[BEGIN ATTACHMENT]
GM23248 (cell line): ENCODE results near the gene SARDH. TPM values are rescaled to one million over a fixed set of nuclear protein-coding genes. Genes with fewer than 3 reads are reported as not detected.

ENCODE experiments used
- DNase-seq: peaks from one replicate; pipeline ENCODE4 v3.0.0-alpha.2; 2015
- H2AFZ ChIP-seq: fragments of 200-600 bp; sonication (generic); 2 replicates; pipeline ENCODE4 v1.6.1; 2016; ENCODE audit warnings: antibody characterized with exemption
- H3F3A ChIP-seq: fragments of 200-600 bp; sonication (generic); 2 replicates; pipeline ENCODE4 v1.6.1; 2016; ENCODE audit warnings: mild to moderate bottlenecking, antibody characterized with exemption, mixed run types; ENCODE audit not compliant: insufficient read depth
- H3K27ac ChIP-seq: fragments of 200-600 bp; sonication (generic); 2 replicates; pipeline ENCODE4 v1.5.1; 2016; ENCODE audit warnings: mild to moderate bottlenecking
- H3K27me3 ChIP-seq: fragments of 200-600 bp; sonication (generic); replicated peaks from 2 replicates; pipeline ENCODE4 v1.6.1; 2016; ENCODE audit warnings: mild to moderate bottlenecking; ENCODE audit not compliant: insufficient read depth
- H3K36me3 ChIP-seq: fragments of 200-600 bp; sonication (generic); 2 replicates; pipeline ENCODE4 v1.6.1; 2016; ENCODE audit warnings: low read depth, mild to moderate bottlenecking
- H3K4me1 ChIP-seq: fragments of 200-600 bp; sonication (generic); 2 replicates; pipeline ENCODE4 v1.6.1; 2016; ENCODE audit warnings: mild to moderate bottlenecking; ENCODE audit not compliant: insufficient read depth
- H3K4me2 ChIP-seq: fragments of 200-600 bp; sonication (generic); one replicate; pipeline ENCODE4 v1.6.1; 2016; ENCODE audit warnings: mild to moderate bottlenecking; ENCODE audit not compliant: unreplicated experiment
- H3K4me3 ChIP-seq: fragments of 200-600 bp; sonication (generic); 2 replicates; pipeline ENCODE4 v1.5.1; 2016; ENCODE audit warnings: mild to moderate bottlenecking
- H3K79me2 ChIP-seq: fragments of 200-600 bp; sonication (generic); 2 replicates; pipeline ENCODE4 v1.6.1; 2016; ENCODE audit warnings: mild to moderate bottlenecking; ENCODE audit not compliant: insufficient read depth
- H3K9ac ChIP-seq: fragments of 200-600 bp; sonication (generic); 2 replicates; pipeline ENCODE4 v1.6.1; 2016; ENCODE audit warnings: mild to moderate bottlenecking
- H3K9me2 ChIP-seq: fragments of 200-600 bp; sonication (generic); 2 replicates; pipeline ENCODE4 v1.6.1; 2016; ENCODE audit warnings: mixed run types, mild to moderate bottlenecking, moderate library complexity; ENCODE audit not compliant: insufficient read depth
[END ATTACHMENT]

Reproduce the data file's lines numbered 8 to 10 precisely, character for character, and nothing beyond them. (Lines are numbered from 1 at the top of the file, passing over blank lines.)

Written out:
- H3K36me3 ChIP-seq: fragments of 200-600 bp; sonication (generic); 2 replicates; pipeline ENCODE4 v1.6.1; 2016; ENCODE audit warnings: low read depth, mild to moderate bottlenecking
- H3K4me1 ChIP-seq: fragments of 200-600 bp; sonication (generic); 2 replicates; pipeline ENCODE4 v1.6.1; 2016; ENCODE audit warnings: mild to moderate bottlenecking; ENCODE audit not compliant: insufficient read depth
- H3K4me2 ChIP-seq: fragments of 200-600 bp; sonication (generic); one replicate; pipeline ENCODE4 v1.6.1; 2016; ENCODE audit warnings: mild to moderate bottlenecking; ENCODE audit not compliant: unreplicated experiment